MSU fall camp 2018: Offense

Joe Moorhead and Kylin Hill

Staff Writer

Football season has arrived.

Later Friday, Mississippi State hits the practice fields for the first time as the Bulldogs begin preparations for the 2018 season.

After focusing on questions facing the MSU defense on Thursday, today the Starkville Daily News takes a look at several questions facing the Bulldog offense in training camp with just over four weeks to go before State’s Sept. 1 season opener against Stephen F. Austin.

Will the Moorhead
offense start to click?

By now, everyone is well aware of the reputation new MSU head football coach Joe Moorhead has as an offensive mastermind.

In his two seasons as Penn State’s offensive coordinator in 2016 and 2017, Moorhead’s offenses scored at least 30 points in 21 of the 26 games he coached and averaged a whopping 39.4 points per game in that span.

Moorhead’s calling card has always been explosive, balanced offensive attacks. He wants that to continue with the Bulldogs. However for it to work, Moorhead might have a couple of obstacles to overcome.

One, Moorhead said he’d like MSU starting quarterback Nick Fitzgerald to have around a 65 percent completion percentage. That’s quite a jump up from Fitzgerald’s career mark of 55 percent.

Secondly, Moorhead and the Bulldogs need the receiving corps to become more consistent and a bigger threat than a year ago.

The bottom line is State should be solid on the ground between Fitzgerald and running backs Aeris Williams and Kylin Hill. It’s the State air attack that might need to iron out some kinks in the days ahead for Moorhead’s offense to run the way he likes.

Will Fitzgerald hold up?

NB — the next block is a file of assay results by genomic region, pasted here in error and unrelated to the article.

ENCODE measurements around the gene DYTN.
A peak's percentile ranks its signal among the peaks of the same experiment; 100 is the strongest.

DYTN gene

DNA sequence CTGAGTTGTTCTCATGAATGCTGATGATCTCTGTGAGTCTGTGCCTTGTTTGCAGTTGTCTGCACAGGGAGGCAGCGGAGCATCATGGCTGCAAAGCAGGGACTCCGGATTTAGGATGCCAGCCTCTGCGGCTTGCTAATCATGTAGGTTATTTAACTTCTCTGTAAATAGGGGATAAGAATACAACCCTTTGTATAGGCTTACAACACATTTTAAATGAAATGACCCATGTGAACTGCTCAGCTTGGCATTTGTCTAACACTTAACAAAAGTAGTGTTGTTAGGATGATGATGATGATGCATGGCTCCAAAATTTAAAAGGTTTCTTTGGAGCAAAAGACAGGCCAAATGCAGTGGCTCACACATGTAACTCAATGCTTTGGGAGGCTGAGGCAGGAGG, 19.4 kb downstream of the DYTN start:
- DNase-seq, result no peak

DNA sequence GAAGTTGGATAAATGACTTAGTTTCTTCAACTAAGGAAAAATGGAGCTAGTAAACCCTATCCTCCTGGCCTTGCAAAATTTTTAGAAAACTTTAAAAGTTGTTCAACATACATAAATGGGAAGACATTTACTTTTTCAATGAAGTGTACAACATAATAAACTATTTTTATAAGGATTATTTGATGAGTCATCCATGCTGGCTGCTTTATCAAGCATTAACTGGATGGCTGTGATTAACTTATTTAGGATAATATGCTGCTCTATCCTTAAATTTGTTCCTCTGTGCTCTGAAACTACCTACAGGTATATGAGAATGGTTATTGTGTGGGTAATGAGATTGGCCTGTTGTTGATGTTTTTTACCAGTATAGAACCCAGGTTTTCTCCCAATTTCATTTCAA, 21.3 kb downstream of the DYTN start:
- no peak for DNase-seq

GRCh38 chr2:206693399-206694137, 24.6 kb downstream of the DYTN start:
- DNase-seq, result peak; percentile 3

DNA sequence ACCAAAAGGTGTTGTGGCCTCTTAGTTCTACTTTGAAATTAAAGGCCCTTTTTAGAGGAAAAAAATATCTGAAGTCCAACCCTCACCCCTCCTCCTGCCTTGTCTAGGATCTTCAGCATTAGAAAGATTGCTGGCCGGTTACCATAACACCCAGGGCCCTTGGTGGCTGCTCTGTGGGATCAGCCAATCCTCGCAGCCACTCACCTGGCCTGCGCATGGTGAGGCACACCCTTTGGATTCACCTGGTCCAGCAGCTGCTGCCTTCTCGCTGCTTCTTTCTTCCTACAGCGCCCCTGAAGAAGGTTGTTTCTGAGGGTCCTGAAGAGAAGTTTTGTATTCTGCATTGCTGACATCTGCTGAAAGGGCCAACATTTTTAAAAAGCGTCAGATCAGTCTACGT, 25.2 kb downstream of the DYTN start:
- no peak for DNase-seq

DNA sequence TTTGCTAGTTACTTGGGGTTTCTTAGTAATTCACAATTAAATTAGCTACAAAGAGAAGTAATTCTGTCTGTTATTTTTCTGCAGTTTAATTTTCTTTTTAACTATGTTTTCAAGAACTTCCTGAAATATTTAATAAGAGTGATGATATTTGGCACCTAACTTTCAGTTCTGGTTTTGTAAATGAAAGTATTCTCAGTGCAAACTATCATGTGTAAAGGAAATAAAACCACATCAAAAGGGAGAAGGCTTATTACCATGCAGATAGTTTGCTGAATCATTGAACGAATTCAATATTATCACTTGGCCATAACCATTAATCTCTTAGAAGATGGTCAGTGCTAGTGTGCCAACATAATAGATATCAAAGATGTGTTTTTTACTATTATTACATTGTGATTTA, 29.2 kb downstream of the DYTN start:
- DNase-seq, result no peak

The answer to this question is almost assuredly yes.

At least as pertains to the gruesome ankle injury Fitzgerald suffered at the end of last season. He’ll be full-go when practice starts after being limited in the spring and there seems to be no reservations whatsoever in Fitzgerald’s or anyone’s mind about his current physical health.

The question at camp though might be can Fitzgerald hold up mentally. As in, will he be at all hesitant after his terrible ankle injury?

Again, the answer is that it likely won’t be an issue. Fitzgerald has proven time and time again in his Bulldog career to be as tough as they come. However it’ll likely do good for Fitzgerald’s mind to finally face a live rush again after having not done so in nearly a year. The next four weeks will be as big for Fitzgerald as anyone on the roster as he gets back in the swing of actual football.

Can MSU receivers
begin to step up?

It was influenced a great deal due to injuries to key performers, but last year’s MSU receiving group was nowhere near as productive as the Bulldogs had hoped.

No one on the roster had more receiving yards than Jesse Jackson’s 276 yards. MSU finished 112th in the country last year in passing offense, in large part due to State’s inability to get the performances it needed from its receivers.

There’s hope things could turn around this year. Junior college transfer Stephen Guidry and true freshman Devonta Jason are both expected to step in immediately and give MSU big-play potential. Malik Dear should be back in the slot for the Bulldogs after redshirting last year following an ACL injury.

There are other familiar names. Jackson provides experienced depth. Keith Mixon had just one receiving yard fewer than Jackson’s team high last year. Big-bodied Jamal Couch is a year older.

Options are aplenty. Those options now must start to prove they are reliable and can be counted on before the season gets underway.

Could an overlooked
player emerge?

If the answer here is yes, perhaps the best guess as to who it’d be is redshirt freshman wide receiver Austin Williams.

Williams received rave reviews in the spring and provided plenty of production in MSU’s two spring scrimmages, including the annual Maroon and White Game at Davis Wade Stadium. There should be opportunities for Williams too as the Bulldogs look for anyone to step up at receiver.

Tight end Dontea Jones might be another player to watch. There are other, more experienced tight ends on the roster, but Jones impressed several coaches this spring. After enrolling at MSU in January of 2016, nearly three years later now, Jones might be ready to finally provide his first significant production for MSU, especially if he can carry over his solid work from spring into preseason camp.